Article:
ENHANCED FIRST AID TRAINING (eFD) FOR COMMERCIAL DRIVERS
International Road Federation (IRF) initiated Enhanced First Aid (eFD) Training for Drivers of Commercial Vehicles through its newly incorporated arm – IRF-ICMOT (International Collaborative Centre for Mitigation of Adverse Outcomes relating to Road Traffic Injuries) in December 2015. With the blessings of the Ministry of Road Transport & Highways (MoRT&H), a Pilot programme for training 10,000 commercial vehicle truck drivers in Delhi, Mumbai, Pune and in the states of Punjab and Tamil Nadu in Enhanced First Aid was first taken up. From April 2016 onwards, the programme has been continued by the IRF as an ongoing programme under this initiative. So far, around 20,000 commercial truck drivers have been trained.
As part of the Project, a Training Manual was developed and translated into several local languages. An independent Evaluation, commissioned by the IRF, showed that the training was found useful by the trainees.
IRF has since extended the programme to cover the Training of Trainers and Community at large in association with JPN Apex Trauma Centre – AIIMS (JPNATC–AIIMS).
For furthering this activity, around 24 master Trainers selected from the retired JCOs of the Army Medical Corps were first trained in association with JPNATC – AIIMS, New Delhi. A customized training module developed specially for this purpose was used for conducting the training, which was imparted by the senior Staff of the JPNATC-AIIMS.
In association with National Highways Infrastructure Development Corporation Ltd. (NHIDCL), a pilot project has been undertaken at seven different locations on a 138 km. stretch of NH-37 corridor between Dibrugarh-Jorhat, Assam. Doctors from AIIMS Trauma Centres in Assam were associated with the training. A total of 189 volunteers of the road side communities on this stretch, including owners of food stalls were trained to create competency and capacity in eFD and trauma first-aid (TFD).
More recently, IRF in association with the Art of Living Foundation in Bangalore also trained around 50 rural volunteers of the International Association of Human Values (IAHV) in eFD in October 2017. The training, using the local language, adopted an inclusive approach to target participants from road side habitations, community volunteers, road side facilities, petrol pumps, dhabas, other road side amenities and establishments. The process of induction of trainees also covered the population around Blackspots identified in preliminary survey conducted prior to the training.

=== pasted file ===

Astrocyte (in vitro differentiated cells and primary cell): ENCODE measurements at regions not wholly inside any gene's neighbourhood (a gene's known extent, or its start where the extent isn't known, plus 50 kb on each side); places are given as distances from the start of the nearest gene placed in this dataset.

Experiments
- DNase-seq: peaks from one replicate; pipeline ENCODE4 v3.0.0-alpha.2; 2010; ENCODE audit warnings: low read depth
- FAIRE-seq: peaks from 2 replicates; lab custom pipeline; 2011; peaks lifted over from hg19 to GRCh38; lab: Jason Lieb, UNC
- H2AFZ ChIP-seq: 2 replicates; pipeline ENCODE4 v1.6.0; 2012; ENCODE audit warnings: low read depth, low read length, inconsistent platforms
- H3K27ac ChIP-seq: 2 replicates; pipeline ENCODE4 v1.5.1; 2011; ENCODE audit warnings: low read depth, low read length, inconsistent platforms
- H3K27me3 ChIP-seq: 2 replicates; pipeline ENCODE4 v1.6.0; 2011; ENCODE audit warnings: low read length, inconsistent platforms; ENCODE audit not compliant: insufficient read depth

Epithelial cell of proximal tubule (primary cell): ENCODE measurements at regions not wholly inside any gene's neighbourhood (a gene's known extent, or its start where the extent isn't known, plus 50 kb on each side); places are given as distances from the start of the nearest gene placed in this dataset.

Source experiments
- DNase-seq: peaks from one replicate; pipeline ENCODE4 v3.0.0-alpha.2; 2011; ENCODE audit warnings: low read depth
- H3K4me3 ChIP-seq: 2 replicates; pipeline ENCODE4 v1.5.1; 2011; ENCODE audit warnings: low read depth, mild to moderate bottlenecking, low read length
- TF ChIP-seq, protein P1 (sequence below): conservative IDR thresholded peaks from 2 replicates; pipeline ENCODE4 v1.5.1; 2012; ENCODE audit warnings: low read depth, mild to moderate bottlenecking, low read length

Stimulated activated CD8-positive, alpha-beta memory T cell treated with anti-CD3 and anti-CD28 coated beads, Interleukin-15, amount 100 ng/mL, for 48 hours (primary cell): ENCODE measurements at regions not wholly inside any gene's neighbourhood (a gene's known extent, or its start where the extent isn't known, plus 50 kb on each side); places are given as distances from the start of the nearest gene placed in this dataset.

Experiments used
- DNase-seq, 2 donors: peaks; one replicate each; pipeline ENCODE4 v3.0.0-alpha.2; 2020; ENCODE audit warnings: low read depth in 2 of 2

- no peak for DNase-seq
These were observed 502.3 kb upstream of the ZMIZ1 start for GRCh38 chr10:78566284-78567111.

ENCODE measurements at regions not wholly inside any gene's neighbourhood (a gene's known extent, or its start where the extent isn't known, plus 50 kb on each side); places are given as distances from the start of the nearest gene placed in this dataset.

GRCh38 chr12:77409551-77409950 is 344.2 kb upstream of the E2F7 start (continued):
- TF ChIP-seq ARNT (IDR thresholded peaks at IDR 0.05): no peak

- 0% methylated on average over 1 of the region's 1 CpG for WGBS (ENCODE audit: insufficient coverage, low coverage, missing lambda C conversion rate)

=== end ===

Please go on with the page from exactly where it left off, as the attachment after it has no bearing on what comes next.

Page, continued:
The IRF strongly believes that eFD training will make a significant and important contribution to the goal of reducing the number of fatalities resulting from traffic accidents. The rationale on which eFD is based is that in case of a traffic accident, other road users, nearby citizens, the drivers and occupants of other vehicles, as well as members of road side facilities are likely to reach the victim before any formal qualified rescue service. Competence, capacity and confidence developed in the local community, road stakeholders and road users through eFD training to be first responders for traffic injuries can have a major impact on reduction of mortality and morbidity on the roads.
The eFD training focuses specifically on the skills necessary to recognise and respond to the injuries that professional drivers are likely to encounter. The hardware and equipments that eFD depends on are not hard to find, being locally and commonly available such as blankets, bed sheets and locally available pieces of wood etc.
The competencies on which the trainees are tested for successful completion of eFD course include recognising serious injuries and illnesses, especially those they would encounter in the course of long distance commercial driving in developing countries. The intention is to get casualties safely and in the best possible way, within resource constraints, to qualified healthcare providers or healthcare facilities – “to bring them safely”, so to speak.
The training programme is targeted to deliver practical hands-on skills to improve survival opportunities, customized in particular to handle trauma and injuries, to meet the minimum medical and resuscitation, required for safe transportation of the patient. The training also focusses on Airways Management, Splinting, Bandages and Tourniquet Techniques, Helmet Removal & Immobilization, Extrication & Initial Assessment and CPR. The training also creates awareness regarding the recently enacted Good Samaritan Law.
Details of course content are1. Approach to an acutely ill or injured patient (casualty)
2. Care of personal safety
3. Correct communication before during and after helping the casualty
4. Techniques of –
A. Systematic assessment and necessary action
B. Safe positioning, with and without injury
C. Transfer to a place of safety
D. Splinting to reduce movement of affected area
5. Technique of response to shock, wounds and bleeding
6. Removal of Helmet in an unconscious patient if appropriate
7. Extrication of casualty from a car if appropriate
10. Allergy and medical emergencies
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